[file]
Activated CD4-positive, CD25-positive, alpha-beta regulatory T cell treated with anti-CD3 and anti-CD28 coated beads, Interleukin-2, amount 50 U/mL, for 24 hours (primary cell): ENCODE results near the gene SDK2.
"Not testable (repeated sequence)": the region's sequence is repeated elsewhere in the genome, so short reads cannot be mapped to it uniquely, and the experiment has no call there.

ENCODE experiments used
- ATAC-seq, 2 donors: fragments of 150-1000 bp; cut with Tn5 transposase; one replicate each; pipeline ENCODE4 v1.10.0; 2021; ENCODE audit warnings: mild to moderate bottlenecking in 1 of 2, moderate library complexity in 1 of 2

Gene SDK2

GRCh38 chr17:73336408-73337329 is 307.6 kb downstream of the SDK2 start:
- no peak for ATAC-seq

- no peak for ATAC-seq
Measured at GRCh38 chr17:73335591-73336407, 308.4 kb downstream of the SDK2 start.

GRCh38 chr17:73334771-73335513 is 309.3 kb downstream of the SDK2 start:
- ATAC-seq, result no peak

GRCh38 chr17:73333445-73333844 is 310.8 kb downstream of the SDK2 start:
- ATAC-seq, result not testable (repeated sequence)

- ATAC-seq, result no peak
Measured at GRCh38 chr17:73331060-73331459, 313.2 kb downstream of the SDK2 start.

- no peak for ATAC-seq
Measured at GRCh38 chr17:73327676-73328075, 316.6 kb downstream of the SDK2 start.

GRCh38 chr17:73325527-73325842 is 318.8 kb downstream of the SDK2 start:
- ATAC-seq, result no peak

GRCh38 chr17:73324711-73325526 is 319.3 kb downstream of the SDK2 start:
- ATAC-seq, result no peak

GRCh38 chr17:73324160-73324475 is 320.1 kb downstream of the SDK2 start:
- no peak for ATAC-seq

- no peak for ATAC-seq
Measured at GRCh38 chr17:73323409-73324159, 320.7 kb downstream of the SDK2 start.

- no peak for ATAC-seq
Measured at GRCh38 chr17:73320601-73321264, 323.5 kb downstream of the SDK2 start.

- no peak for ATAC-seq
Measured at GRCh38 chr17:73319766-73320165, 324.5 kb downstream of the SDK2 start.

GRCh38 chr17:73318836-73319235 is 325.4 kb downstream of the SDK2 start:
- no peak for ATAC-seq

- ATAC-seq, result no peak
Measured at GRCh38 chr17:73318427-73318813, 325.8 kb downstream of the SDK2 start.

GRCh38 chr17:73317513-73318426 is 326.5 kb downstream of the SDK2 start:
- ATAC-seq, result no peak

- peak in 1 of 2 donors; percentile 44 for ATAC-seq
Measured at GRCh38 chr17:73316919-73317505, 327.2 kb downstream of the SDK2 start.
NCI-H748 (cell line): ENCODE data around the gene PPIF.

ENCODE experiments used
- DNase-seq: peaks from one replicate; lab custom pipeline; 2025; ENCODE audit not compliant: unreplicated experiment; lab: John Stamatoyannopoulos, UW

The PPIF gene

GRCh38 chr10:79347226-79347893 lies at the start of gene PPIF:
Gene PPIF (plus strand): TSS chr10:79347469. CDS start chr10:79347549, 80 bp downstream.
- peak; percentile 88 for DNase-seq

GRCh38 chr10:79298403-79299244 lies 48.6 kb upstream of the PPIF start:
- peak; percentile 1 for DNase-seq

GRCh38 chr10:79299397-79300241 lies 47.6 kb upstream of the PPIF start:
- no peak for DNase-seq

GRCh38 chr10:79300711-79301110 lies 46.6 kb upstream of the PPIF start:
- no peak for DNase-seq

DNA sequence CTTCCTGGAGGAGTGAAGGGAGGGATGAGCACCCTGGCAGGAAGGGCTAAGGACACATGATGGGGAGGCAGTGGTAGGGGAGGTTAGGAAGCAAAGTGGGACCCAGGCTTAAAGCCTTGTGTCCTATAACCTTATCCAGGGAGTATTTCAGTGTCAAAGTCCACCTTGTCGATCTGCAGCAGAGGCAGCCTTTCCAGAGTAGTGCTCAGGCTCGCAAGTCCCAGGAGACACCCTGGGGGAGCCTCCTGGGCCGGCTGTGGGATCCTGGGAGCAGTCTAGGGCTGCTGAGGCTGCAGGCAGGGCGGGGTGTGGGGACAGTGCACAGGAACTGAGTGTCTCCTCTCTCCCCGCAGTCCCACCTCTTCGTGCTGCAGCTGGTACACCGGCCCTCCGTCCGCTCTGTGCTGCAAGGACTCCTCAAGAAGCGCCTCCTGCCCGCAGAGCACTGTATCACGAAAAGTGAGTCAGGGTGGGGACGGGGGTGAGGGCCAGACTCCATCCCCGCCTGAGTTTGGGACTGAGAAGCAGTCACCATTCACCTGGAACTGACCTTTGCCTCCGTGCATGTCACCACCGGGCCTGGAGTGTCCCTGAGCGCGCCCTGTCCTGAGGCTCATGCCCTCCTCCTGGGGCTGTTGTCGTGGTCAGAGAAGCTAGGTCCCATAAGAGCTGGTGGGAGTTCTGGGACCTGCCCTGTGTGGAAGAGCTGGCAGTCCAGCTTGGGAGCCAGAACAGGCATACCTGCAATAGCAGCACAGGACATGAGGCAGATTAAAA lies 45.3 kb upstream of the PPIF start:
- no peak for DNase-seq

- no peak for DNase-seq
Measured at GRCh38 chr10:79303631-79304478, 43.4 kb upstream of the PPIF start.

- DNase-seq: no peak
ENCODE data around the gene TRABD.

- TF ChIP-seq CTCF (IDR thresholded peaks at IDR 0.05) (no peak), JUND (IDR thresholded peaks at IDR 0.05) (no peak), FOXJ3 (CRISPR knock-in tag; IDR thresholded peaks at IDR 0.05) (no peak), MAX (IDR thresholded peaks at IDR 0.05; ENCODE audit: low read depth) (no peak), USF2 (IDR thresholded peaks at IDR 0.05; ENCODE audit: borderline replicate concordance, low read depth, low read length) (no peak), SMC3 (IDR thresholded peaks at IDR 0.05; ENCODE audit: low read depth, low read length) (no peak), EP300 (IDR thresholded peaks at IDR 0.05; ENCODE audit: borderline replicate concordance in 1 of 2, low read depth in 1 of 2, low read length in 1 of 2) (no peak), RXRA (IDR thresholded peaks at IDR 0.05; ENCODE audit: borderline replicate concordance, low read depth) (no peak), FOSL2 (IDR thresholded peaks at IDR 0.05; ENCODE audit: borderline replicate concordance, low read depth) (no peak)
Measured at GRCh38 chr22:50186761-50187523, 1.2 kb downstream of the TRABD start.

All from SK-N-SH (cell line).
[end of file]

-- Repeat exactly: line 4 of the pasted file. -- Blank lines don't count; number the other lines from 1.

- ATAC-seq, 2 donors: fragments of 150-1000 bp; cut with Tn5 transposase; one replicate each; pipeline ENCODE4 v1.10.0; 2021; ENCODE audit warnings: mild to moderate bottlenecking in 1 of 2, moderate library complexity in 1 of 2